I have little to add to previous reviews of book contents. However, my take away was different than that of prior reviewers. The book provided less than I expected. I had hoped for an attempt to relate the various crises in a holistic manner by considering interplay between banking, currency, internal and external political pressures including war, markets and flaws and excesses therein, debt, inflation, greed of the ruling class, competition between societal classes, etc. I expected to receive the benefit of the authors' experience, wisdom and insight. I imagine such an effort would have required focus on one or perhaps a few comparators for the present situation. That was not the purpose. Instead the book is a vehicle for showcasing an extensive new economic data set developed by the authors of 800 years of economic crises. One receives a birds-eye statistical analysis of that data.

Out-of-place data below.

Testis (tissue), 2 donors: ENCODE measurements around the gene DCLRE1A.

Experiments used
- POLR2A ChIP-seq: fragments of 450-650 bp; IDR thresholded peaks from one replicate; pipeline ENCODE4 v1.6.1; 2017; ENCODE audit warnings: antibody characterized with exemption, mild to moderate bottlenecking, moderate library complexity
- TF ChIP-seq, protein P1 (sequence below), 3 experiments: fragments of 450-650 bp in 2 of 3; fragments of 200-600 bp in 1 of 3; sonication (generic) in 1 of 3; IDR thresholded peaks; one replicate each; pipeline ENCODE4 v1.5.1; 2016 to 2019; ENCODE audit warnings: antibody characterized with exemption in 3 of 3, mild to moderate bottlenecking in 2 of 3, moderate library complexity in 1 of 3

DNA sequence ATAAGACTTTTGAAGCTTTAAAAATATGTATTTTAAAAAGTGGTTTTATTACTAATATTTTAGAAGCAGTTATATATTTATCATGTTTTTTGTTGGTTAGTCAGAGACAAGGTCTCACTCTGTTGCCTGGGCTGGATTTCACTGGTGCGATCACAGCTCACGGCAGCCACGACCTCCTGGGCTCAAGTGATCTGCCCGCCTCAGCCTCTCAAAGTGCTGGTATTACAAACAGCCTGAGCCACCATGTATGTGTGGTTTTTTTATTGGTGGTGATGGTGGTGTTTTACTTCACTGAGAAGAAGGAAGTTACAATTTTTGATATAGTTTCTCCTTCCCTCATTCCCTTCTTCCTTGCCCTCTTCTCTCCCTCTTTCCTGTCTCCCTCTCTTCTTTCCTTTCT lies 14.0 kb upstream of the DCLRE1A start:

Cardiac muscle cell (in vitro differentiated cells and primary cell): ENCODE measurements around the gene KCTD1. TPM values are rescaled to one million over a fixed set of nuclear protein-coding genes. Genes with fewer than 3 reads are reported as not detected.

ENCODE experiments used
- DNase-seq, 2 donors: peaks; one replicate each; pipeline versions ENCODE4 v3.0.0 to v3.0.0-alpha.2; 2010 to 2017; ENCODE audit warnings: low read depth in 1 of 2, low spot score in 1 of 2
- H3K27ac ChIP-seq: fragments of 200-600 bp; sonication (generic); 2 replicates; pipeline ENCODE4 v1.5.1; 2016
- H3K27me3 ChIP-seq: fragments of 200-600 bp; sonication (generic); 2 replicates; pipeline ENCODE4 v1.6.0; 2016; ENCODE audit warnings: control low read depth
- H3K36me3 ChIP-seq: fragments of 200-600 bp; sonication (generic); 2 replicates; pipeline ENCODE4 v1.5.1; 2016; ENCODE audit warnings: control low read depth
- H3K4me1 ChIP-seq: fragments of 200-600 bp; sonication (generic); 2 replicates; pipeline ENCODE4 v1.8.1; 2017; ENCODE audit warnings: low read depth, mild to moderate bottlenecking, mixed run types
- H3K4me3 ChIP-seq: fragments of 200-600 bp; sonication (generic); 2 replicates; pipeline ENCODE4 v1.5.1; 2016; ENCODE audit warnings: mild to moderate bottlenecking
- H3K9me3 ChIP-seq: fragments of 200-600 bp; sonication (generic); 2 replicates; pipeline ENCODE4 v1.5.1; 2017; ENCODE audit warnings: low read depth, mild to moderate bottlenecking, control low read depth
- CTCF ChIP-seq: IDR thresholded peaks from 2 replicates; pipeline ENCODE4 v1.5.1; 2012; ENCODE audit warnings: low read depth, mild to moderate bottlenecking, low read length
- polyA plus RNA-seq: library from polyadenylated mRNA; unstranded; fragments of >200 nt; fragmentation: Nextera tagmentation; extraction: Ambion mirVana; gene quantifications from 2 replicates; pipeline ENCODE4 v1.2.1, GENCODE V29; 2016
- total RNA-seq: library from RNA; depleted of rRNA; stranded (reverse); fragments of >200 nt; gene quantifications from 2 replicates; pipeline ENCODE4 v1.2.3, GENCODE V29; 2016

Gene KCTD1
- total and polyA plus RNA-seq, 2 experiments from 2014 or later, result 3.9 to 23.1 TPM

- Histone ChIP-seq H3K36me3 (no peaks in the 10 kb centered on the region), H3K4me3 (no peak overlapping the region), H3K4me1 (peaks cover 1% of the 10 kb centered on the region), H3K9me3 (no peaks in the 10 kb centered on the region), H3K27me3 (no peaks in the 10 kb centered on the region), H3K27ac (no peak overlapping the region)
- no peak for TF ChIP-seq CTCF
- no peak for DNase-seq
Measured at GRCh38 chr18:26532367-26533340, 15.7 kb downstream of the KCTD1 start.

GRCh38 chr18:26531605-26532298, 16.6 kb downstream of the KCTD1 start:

That is not to say that the work was poorly written or uninformative. A number of insights were provided and supported through cogent argument and readable graphics. The text was quite readable though redundant in places. Good effort was made to provide two reading tracks - one for those who wanted to know details behind the analysis and one for those focused on findings and conclusions. Important, recurring themes were demonstrable through the data, and considerable useful and interesting information was certainly provided.